Saturday 31 March 2007

Top Five Things NOT to do on your Demo Reel

Top Five Things NOT to do on your Demo Reel

By: Carlos Baena

At, we dedicate an entire class to teaching our students how to build demo reels:

What to do, what not to do, how to make a reel stand out to potential recruiters, etc. Obviously, there isn't room for all the details in a newsletter, but we've chosen five of the most important things to keep in mind to pass along to you, our subscribers. So, here you go: five things NOT to do when creating a demo reel:

1) Do NOT try to make a one-size fits all demo reel. Make your demo reel specific to the position for which you are applying -and the studio with the job. If you're applying as an animator to a big animation studio where departments are very specialized, then everything on the reel should say only "animation." It should not say "texturing" or "lighting" or "modeling." Also, if you're applying to a visual effects company that does realistic work, then it would help to have examples of that kind of work on your reel. Same thing goes for places where they do cartoon animation. Your reel should reflect the kind of work done at the company to which you're applying.

2) You should NOT include everything you've worked on throughout the years. Keep it short. If you've been working in the industry for, let's say, 10 or 20 years, and you include every single shot you've animated, your demo reel will not be a reel anymore, it'll be a feature film that people will have to sit through. So keep the reel under a minute or two, even if that means not using all of it. Chances are that people, who are reviewing your reel, are looking at another hundred, as well. So, the easier you can make it for them, the better. You don't want to bore them. Instead, they should see your strongest work (even if it's only 30 seconds). Leave them wanting to see more.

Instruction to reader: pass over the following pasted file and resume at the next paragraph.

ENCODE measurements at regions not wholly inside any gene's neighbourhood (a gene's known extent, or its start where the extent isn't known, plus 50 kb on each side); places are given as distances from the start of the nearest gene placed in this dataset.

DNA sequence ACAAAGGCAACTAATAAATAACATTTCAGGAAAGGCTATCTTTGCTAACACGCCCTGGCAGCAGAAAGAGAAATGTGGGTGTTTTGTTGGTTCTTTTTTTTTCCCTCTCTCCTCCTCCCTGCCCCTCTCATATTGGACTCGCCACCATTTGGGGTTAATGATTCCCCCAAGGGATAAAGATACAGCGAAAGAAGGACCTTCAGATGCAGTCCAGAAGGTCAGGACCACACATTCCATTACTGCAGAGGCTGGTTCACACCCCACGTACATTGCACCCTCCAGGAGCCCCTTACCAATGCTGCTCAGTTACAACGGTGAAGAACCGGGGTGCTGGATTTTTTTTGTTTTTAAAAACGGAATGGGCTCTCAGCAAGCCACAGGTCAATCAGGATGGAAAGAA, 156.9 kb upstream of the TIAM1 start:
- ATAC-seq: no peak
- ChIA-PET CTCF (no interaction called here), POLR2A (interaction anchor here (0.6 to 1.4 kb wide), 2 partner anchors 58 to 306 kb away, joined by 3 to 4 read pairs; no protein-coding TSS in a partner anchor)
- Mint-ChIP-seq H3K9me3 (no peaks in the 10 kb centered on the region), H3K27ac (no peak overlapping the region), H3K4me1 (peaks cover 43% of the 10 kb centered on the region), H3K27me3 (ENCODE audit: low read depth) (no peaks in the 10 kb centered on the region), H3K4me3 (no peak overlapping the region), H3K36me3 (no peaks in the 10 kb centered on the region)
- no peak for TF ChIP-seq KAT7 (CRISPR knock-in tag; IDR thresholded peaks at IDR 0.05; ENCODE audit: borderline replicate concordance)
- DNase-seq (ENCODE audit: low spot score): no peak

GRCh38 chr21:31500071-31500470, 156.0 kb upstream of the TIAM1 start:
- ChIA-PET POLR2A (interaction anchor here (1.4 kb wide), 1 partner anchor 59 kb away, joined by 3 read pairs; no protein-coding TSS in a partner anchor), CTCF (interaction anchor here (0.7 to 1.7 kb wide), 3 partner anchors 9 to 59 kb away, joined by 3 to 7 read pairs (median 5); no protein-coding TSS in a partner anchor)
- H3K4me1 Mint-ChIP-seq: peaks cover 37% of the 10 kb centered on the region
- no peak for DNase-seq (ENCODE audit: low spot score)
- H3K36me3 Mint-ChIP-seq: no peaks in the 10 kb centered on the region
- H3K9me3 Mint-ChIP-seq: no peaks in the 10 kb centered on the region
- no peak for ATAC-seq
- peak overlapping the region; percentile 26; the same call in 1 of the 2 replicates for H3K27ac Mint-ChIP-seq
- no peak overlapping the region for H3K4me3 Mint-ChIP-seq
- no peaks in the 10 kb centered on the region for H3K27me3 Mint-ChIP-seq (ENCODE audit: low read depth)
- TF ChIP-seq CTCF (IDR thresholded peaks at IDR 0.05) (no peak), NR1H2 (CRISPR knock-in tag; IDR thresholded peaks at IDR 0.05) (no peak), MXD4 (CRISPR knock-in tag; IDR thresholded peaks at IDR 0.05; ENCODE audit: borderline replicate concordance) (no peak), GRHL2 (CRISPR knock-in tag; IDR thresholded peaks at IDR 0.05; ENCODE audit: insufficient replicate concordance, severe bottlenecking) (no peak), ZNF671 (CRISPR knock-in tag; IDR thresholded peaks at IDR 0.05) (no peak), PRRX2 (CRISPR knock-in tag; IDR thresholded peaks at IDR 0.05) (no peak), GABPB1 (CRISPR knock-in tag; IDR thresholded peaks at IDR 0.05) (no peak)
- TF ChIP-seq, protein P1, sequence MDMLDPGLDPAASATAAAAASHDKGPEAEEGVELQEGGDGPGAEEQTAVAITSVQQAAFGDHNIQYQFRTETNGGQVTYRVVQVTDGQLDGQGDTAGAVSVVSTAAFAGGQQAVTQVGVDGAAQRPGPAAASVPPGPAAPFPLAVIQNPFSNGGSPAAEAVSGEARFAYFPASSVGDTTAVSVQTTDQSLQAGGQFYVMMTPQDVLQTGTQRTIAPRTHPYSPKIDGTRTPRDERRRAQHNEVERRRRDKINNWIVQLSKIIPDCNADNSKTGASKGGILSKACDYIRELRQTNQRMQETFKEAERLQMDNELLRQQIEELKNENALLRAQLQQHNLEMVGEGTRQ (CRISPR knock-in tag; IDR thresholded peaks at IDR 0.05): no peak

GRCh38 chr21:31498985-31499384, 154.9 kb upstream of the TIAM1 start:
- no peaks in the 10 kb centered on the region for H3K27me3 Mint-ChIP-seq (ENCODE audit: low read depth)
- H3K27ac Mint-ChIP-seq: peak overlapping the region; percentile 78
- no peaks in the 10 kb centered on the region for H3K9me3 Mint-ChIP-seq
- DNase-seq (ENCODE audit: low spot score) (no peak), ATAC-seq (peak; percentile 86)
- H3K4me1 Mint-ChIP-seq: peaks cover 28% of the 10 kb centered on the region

3) Make the reel original on the inside, NOT on the outside. Human resources, along with actual animators, will be looking at your reel, and they don't care about how fancy the outside package looks or what you include along with the reel and resume. From key chains to toys, I've seen people include all kinds of things with their reels that do not relate to their animation skills. Put all of your originality into the actual animation content. Make it fun and original for people to watch, but don't overdo it.

4) Do NOT include stuff that is too distracting, whether it's music or fancy titles. If you have a reel with a dialogue animation test, and the music is too loud for people to hear the line the character is saying, or you have this mega-loud techno music going on throughout the whole thing, it will conflict with the purpose of the reel, which is to show your animation skills as clearly and simply as you can. Everything else should be secondary.

5) Do NOT include stuff that other people have animated. Be very clear and honest about what you have done . The industry is very small, people go from company to company and they are very familiar with other people's work. Always include a credit list of the shots on the reel and what you animated for them. In the event that a shot is actually shared by two or more animators, you should clarify the work that you did.

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